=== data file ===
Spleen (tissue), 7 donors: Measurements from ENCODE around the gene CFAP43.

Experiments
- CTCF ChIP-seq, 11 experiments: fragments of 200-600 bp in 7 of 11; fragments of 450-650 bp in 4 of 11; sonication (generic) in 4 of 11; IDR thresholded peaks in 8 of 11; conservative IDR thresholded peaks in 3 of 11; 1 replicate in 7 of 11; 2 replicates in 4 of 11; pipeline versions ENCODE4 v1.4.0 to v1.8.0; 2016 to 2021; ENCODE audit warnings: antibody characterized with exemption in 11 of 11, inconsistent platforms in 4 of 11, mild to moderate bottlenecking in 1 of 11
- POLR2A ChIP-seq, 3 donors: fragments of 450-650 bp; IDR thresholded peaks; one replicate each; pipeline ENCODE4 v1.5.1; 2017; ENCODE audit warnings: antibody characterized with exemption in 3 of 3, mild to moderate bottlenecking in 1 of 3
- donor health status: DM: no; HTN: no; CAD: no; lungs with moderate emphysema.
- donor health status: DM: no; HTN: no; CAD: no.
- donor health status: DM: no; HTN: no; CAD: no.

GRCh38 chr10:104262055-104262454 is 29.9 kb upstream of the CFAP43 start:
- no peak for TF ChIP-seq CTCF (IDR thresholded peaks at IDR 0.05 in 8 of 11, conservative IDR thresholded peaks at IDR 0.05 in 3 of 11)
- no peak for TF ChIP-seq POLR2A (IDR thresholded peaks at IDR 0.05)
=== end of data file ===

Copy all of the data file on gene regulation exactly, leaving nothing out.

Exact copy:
Spleen (tissue), 7 donors: Measurements from ENCODE around the gene CFAP43.

Experiments
- CTCF ChIP-seq, 11 experiments: fragments of 200-600 bp in 7 of 11; fragments of 450-650 bp in 4 of 11; sonication (generic) in 4 of 11; IDR thresholded peaks in 8 of 11; conservative IDR thresholded peaks in 3 of 11; 1 replicate in 7 of 11; 2 replicates in 4 of 11; pipeline versions ENCODE4 v1.4.0 to v1.8.0; 2016 to 2021; ENCODE audit warnings: antibody characterized with exemption in 11 of 11, inconsistent platforms in 4 of 11, mild to moderate bottlenecking in 1 of 11
- POLR2A ChIP-seq, 3 donors: fragments of 450-650 bp; IDR thresholded peaks; one replicate each; pipeline ENCODE4 v1.5.1; 2017; ENCODE audit warnings: antibody characterized with exemption in 3 of 3, mild to moderate bottlenecking in 1 of 3
- donor health status: DM: no; HTN: no; CAD: no; lungs with moderate emphysema.
- donor health status: DM: no; HTN: no; CAD: no.
- donor health status: DM: no; HTN: no; CAD: no.

GRCh38 chr10:104262055-104262454 is 29.9 kb upstream of the CFAP43 start:
- no peak for TF ChIP-seq CTCF (IDR thresholded peaks at IDR 0.05 in 8 of 11, conservative IDR thresholded peaks at IDR 0.05 in 3 of 11)
- no peak for TF ChIP-seq POLR2A (IDR thresholded peaks at IDR 0.05)